Key words: Bud anatomy, flowering pattern, Origanum vulgare subsp. hirtum, Origanum vulgare subsp. vulgare, phenology, photoperiodic sensitivity.


 

INTRODUCTION

Oregano (Origanum spp.) is one of the most important aromatic plants worldwide (Kintzios, 2002; De Mastro et al., 2004; Al-Kiyyam et al., 2008). In Argentina, oregano production has been steadily increasing in the last years (Arguello et al., 2012), as shown by the remarkable export growth (MAGyP, 2010). Oregano leaves and inflorescences are used as a spice for foods and beverages, and its essential oil is of interest for food preservation and stability (Economakis et al., 1999; Farias et al., 2010). Maximum essential oil content is reached at flowering (Berghold et al., 2008; Kizil et al., 2008; Sellami et al., 2009), a phenological phase of high agronomic importance in this genus. However, knowledge about the specific characteristics of the floral transition process in oregano is scarce.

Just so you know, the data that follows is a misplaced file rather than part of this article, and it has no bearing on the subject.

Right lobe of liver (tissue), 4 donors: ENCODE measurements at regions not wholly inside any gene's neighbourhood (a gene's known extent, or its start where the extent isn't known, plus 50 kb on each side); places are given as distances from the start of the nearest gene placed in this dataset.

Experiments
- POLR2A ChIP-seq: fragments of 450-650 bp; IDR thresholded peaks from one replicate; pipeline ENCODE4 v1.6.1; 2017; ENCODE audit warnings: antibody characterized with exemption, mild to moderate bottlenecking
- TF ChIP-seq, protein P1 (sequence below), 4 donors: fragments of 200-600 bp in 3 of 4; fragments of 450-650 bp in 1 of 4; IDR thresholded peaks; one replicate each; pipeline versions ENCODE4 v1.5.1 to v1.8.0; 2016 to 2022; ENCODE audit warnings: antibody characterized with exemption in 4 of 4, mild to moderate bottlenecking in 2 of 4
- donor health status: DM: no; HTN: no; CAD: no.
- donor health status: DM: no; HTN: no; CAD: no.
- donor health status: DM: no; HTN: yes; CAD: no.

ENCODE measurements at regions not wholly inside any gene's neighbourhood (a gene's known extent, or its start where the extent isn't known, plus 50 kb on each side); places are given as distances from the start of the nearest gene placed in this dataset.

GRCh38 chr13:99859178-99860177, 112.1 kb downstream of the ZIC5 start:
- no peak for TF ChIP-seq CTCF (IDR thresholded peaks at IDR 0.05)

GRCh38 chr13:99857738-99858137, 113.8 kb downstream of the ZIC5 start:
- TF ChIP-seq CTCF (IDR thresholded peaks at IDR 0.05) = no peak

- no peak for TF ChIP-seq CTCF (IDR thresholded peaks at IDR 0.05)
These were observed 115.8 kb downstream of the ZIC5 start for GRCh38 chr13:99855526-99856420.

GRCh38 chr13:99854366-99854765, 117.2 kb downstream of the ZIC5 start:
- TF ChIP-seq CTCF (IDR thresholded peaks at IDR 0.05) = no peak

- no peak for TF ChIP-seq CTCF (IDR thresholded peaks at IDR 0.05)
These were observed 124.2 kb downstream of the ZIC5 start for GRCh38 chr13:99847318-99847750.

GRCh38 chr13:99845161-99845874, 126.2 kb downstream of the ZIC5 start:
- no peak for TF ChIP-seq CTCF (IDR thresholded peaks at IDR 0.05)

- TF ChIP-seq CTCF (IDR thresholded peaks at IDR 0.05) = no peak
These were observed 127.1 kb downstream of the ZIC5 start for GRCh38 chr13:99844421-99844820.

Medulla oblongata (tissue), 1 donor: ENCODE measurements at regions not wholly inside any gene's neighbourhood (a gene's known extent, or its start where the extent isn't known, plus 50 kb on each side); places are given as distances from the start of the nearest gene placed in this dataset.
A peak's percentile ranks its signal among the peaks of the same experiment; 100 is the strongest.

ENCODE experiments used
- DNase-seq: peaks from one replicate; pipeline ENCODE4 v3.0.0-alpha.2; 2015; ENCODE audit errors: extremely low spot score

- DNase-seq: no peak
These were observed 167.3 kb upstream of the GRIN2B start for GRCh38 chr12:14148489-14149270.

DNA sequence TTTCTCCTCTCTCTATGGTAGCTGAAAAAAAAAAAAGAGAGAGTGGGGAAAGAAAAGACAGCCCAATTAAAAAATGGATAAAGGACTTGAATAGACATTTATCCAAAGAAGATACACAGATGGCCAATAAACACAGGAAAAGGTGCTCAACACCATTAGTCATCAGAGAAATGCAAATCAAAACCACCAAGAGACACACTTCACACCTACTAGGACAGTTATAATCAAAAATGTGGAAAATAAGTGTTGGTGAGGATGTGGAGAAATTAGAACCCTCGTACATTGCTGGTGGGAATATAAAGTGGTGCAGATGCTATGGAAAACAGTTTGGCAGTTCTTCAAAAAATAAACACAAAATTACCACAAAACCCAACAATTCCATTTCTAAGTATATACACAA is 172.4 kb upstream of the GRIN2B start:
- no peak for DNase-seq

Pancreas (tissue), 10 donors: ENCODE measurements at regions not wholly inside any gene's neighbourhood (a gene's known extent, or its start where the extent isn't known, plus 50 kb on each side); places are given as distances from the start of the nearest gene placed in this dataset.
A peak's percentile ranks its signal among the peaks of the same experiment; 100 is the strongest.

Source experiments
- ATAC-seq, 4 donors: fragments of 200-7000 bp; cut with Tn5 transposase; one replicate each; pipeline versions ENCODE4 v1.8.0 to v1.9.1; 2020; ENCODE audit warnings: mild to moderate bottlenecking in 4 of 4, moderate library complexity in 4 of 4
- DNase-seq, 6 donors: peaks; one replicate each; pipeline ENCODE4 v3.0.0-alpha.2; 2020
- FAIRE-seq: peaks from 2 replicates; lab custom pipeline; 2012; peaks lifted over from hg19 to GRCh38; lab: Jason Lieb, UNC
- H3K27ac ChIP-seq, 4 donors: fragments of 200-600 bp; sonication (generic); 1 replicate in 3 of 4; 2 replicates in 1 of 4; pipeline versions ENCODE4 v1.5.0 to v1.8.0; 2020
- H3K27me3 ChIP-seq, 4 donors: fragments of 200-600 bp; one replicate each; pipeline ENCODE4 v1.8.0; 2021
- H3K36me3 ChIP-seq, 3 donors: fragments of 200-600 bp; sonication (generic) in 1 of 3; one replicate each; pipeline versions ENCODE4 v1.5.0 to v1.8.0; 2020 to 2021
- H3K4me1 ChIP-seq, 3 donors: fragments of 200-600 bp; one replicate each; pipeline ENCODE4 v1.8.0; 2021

From an anatomical perspective, qualitative changes generated at the meristematic level in plants indicate the beginning of the reproductive phase. Unfortunately, in most crops the external events (e.g. flowering) are usually retarded with respect to meristematic changes, such as floral transition (Coupland, 1995); therefore, floral transition is not often easily observed phenologically, because of the difference in timing between differentiation of a floral organ and its external manifestation (Tooke and Battey, 2010). In addition, such timing responds to both genetic and environmental factors, as well as their interaction (Mouradov et al., 2002). Considering that phenology is related to timing of events during a crop cycle, it would be important to establish a parallelism between phenological characters and meristematic activity in oregano.